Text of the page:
1. Do I know what is expected of me at work?
  2. Do I have the materials and equipment I need to do my work right?
  3. At work, do I have the opportunity to do what I do best every day?
  4. In the last seven days, have I received recognition or praise for doing good work?
  5. Does my supervisor, or someone at work, seem to care about me as a person?
  6. Is there someone at work who encourages my development?
  7. Does the mission/purpose of my company make me feel my job is important?
  8. Are my co-workers committed to doing quality work?
  9. Do I have a best friend at work?
  10. In the last six months, has someone at work talked to me about my progress?
  11. This last year, have I had opportunities at work to learn and grow?

And the key to ensuring positive answers to these questions, lie in managers being able to discharge four important responsibilities extremely well viz., Select a person, Set expectations, Motivate the person and Develop the person. Now if you think you know how to do these then just see if it is the way great managers do these. Great Managers select for talent and not simply experience, intelligence or determination. They define the right outcomes and not the right steps when defining expectations. When motivating they focus on strengths and not weaknesses. They find the right fit and not the next rung on the ladder when developing someone. Thus the book challenges conventional wisdom like the best way to help an employee is by fixing his/her weaknesses. The authors give detailed tips on each of the four keys to engaging people. For instance on defining right outcomes they talk about how your customer’s expectations should help you determine what is a valuable outcome. In the airline industry while safety is paramount, customers don’t choose an airline because of its safety record since they anyways expect to arrive unharmed. So while flight attendants at Southwest Airlines are experts in safety procedures, they focus on ensuring passengers have fun while flying with them. 

The book has some valuable insights into managing people. Spend more time with your best people. The best managers know they are on stage every day. They know their people are watching every move they make. And it gives some fantastic solutions to the typical problems faced by managers. For example it talks about how employees invariably want to be promoted even if it means getting promoted out of roles in which they excel and moving into roles in which they struggle. For example, not everyone has the talent or the desire to be a manager. The talent to be a great software programmer will not be the same talent needed to be a project manager. The solution? “Create heroes in every role.” One way to do that is by defining graded levels of achievement in every role. At ATand T help desks are organized at 3 levels according to the complexity of the client’s question. It also propounds some radical theories like paying an excellent performer at a junior level role more than an average performer at a senior level role.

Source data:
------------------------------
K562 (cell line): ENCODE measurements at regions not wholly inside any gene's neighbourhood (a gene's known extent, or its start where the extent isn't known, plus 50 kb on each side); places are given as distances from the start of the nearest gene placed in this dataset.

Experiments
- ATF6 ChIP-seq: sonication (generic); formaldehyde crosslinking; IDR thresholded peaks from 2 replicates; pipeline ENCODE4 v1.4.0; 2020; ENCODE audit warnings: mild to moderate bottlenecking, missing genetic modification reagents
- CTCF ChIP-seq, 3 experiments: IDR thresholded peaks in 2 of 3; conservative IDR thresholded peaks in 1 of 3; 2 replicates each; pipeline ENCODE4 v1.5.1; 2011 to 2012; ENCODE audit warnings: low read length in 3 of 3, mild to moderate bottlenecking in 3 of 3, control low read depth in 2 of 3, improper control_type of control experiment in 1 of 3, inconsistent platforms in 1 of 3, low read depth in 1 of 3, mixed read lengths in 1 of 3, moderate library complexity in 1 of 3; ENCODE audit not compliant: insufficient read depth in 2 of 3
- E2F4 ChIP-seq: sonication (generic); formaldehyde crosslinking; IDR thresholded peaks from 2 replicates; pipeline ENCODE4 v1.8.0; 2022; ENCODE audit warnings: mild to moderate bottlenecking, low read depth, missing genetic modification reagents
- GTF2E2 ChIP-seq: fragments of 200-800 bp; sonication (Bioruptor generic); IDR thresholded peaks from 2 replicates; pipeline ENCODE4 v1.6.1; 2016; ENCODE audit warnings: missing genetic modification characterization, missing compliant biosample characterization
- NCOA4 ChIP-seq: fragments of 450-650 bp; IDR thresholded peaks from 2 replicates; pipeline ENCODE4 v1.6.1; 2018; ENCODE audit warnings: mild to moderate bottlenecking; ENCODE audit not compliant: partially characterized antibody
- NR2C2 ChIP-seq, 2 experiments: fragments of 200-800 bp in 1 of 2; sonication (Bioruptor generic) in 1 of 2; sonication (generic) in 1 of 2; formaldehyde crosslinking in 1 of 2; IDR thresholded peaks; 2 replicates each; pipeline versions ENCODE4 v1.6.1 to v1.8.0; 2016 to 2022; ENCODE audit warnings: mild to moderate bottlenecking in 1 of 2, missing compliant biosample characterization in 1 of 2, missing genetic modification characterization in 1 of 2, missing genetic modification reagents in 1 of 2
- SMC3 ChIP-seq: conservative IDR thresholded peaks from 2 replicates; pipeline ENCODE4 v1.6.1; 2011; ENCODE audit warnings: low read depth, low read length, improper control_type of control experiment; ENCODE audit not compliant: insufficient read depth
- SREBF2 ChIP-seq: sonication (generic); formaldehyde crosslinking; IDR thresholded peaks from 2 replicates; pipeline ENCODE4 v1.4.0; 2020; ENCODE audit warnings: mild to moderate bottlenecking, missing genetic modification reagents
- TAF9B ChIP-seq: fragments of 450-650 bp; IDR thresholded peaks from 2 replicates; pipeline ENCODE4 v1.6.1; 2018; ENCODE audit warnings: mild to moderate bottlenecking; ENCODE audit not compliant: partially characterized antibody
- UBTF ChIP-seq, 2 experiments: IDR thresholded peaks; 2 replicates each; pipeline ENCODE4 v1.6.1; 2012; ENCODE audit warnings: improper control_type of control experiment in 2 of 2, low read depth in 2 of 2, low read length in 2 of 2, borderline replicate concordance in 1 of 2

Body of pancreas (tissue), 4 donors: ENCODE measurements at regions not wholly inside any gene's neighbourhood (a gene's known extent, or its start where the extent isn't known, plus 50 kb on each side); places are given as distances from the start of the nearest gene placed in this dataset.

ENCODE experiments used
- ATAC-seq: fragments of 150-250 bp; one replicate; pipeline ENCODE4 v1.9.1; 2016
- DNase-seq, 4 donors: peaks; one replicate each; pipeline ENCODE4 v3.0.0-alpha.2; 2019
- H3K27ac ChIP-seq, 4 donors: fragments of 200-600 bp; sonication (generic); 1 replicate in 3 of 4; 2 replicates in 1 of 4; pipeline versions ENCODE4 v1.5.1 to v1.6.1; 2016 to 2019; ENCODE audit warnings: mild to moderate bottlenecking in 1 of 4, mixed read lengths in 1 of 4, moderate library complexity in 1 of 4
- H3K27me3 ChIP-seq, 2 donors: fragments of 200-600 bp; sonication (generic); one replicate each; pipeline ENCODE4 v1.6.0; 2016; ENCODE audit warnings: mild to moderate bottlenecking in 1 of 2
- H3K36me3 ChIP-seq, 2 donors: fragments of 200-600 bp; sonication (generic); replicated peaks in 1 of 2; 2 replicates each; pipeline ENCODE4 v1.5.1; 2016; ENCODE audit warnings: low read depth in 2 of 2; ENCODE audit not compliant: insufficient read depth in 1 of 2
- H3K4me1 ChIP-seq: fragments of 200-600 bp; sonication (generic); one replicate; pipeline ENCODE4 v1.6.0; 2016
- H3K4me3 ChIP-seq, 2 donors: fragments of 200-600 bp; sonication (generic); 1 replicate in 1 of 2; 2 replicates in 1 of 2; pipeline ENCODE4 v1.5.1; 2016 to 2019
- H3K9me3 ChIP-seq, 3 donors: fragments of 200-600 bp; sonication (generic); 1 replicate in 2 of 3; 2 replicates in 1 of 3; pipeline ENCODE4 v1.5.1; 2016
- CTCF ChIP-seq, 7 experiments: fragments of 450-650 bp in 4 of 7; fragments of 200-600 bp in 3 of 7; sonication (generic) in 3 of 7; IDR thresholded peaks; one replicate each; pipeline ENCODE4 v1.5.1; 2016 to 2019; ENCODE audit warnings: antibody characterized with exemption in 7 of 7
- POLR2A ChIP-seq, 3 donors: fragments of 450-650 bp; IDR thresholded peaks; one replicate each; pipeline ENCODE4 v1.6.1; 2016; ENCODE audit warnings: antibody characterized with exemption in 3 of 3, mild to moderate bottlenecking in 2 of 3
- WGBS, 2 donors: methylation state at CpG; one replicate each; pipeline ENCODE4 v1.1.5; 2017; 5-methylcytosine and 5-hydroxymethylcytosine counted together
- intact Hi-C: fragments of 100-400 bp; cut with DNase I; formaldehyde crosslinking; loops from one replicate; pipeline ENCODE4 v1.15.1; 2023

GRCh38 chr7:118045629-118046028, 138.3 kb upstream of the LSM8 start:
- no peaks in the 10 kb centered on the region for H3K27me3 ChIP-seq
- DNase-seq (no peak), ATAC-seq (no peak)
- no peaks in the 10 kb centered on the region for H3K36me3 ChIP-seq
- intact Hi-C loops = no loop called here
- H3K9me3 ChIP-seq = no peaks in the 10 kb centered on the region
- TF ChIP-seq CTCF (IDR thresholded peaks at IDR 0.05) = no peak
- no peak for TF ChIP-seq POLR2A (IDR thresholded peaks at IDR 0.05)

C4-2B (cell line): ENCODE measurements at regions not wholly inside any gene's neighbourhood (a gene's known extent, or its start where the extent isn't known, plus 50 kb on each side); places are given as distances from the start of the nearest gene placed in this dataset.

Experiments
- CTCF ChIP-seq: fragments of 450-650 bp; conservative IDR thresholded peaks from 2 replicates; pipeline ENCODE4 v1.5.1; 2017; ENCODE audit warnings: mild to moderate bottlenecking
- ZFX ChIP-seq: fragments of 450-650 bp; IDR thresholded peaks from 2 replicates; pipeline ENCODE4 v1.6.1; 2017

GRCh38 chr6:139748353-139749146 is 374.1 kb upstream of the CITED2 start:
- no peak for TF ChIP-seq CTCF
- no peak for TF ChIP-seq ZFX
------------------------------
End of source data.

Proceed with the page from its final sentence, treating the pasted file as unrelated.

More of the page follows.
The best part of this engaging book is the way the ideas are explained through simple and real life examples be it the art of interviewing or conducting performance reviews. Every chapter is complete in itself and you can pick up the book and read any chapter and make sense of it. While the book is mainly for managers it also has a section for individuals and for management to help them implement the ideas elaborated in this book. I first read this book several years back and since then have reread it many times. I really hope you too will read and reread this book and you will come to value it as much as I do.

My Secret Life on the McJob : Book Review; V4 Issue 2

   Title: My Secret Life on the McJob
   Author: Jerry Newman
   Publication details:Tata McGraw-Hill, 2007
   Number of pages: 203

Looking through the library to find a book to review for Prerana, I found books that were either too preachy, or too factual, until I chanced upon one with mustard and tomato ketchup dispensers on its cover. Titled ‘My Secret Life on the McJob’ and written by Jerry Newman, this book is about life behind the counters of fast food joints like McDonalds, Wendy’s, and Burger King. After the author’s daughter gets a rubber glove finger, in her burger at a fast food joint, the author, a college professor, decides to take a sabbatical to embark on a unique journey to gain insights into the functioning of fast food joints. This leads him through several jobs in various fast food joints, as well as a hospital visit for his bad back including 9 months of rehabilitation.

Jerry Newman a University Distinguished Teaching Professor for the New York State University, Buffalo is the coauthor of 'Compensation', a bestseller and an advisor to firms like AT&T, Hewlett-Packard, Burger King, McDonald’s, and Nabisco. However, it was not easy for him to find his first job at a fast food joint. It was only after he had understated his qualifications that he actually found a job. Having been a professor for over 30 years, he was used to being the center of attention and it was difficult for him to adapt to the new circumstances of his choice where he was often “invisible” and not thanked at all for his work. Jerry works in seven different capacities, the Front Counter, the Sandwich Board, as the Fry Guy, the Runner, the Cook, Specialty Prep, apart from doing menial work such as mopping and cleaning the floor. Along his year long journey, he learns that the McJob is not as easy as it is believed. While it pays less and is perceived to be dead end and boring, it does take quite a bit of time and skill to master. Managing workers who are paid less than their counterparts in other restaurants, some of whom have tougher jobs does need quite a bit of personnel management skills, as the book successfully brings across.